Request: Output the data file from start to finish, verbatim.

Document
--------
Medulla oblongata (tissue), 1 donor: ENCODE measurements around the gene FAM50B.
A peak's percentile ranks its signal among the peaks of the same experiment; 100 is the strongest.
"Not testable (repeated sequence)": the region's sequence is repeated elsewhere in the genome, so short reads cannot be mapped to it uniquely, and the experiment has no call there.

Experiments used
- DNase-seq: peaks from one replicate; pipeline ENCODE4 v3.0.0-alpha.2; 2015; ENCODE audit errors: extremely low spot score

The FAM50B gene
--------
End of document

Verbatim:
Medulla oblongata (tissue), 1 donor: ENCODE measurements around the gene FAM50B.
A peak's percentile ranks its signal among the peaks of the same experiment; 100 is the strongest.
"Not testable (repeated sequence)": the region's sequence is repeated elsewhere in the genome, so short reads cannot be mapped to it uniquely, and the experiment has no call there.

Experiments used
- DNase-seq: peaks from one replicate; pipeline ENCODE4 v3.0.0-alpha.2; 2015; ENCODE audit errors: extremely low spot score

The FAM50B gene